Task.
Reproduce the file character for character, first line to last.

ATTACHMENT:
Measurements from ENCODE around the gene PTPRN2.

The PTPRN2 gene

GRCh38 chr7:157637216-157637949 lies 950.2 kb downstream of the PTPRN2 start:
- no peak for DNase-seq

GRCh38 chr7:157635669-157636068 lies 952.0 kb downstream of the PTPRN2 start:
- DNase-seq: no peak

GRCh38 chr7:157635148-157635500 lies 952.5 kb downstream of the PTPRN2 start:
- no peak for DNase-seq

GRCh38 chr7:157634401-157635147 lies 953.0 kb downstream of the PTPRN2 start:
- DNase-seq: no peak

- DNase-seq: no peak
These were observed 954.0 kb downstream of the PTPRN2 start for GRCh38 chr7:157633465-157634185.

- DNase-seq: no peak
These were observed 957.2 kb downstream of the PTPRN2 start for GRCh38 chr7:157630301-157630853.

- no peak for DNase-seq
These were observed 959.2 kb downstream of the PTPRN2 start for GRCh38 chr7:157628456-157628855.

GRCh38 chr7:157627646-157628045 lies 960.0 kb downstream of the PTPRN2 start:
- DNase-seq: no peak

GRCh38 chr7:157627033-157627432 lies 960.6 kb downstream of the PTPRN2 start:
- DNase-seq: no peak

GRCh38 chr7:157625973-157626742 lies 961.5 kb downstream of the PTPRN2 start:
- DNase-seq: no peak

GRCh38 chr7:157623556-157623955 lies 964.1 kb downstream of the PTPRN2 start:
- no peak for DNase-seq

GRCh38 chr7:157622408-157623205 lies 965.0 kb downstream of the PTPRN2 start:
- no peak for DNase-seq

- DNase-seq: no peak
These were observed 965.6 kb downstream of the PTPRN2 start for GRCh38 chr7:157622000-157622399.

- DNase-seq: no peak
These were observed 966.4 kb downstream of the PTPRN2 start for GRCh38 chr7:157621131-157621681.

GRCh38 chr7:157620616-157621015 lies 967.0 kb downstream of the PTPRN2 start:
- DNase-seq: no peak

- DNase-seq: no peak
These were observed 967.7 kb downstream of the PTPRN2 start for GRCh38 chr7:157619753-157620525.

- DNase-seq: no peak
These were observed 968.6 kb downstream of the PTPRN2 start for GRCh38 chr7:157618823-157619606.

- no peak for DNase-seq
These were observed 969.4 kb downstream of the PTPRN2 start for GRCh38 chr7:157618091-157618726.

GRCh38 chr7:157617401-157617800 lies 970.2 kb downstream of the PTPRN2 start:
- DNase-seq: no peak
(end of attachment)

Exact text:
Measurements from ENCODE around the gene PTPRN2.

The PTPRN2 gene

GRCh38 chr7:157637216-157637949 lies 950.2 kb downstream of the PTPRN2 start:
- no peak for DNase-seq

GRCh38 chr7:157635669-157636068 lies 952.0 kb downstream of the PTPRN2 start:
- DNase-seq: no peak

GRCh38 chr7:157635148-157635500 lies 952.5 kb downstream of the PTPRN2 start:
- no peak for DNase-seq

GRCh38 chr7:157634401-157635147 lies 953.0 kb downstream of the PTPRN2 start:
- DNase-seq: no peak

- DNase-seq: no peak
These were observed 954.0 kb downstream of the PTPRN2 start for GRCh38 chr7:157633465-157634185.

- DNase-seq: no peak
These were observed 957.2 kb downstream of the PTPRN2 start for GRCh38 chr7:157630301-157630853.

- no peak for DNase-seq
These were observed 959.2 kb downstream of the PTPRN2 start for GRCh38 chr7:157628456-157628855.

GRCh38 chr7:157627646-157628045 lies 960.0 kb downstream of the PTPRN2 start:
- DNase-seq: no peak

GRCh38 chr7:157627033-157627432 lies 960.6 kb downstream of the PTPRN2 start:
- DNase-seq: no peak

GRCh38 chr7:157625973-157626742 lies 961.5 kb downstream of the PTPRN2 start:
- DNase-seq: no peak

GRCh38 chr7:157623556-157623955 lies 964.1 kb downstream of the PTPRN2 start:
- no peak for DNase-seq

GRCh38 chr7:157622408-157623205 lies 965.0 kb downstream of the PTPRN2 start:
- no peak for DNase-seq

- DNase-seq: no peak
These were observed 965.6 kb downstream of the PTPRN2 start for GRCh38 chr7:157622000-157622399.

- DNase-seq: no peak
These were observed 966.4 kb downstream of the PTPRN2 start for GRCh38 chr7:157621131-157621681.

GRCh38 chr7:157620616-157621015 lies 967.0 kb downstream of the PTPRN2 start:
- DNase-seq: no peak

- DNase-seq: no peak
These were observed 967.7 kb downstream of the PTPRN2 start for GRCh38 chr7:157619753-157620525.

- DNase-seq: no peak
These were observed 968.6 kb downstream of the PTPRN2 start for GRCh38 chr7:157618823-157619606.

- no peak for DNase-seq
These were observed 969.4 kb downstream of the PTPRN2 start for GRCh38 chr7:157618091-157618726.

GRCh38 chr7:157617401-157617800 lies 970.2 kb downstream of the PTPRN2 start:
- DNase-seq: no peak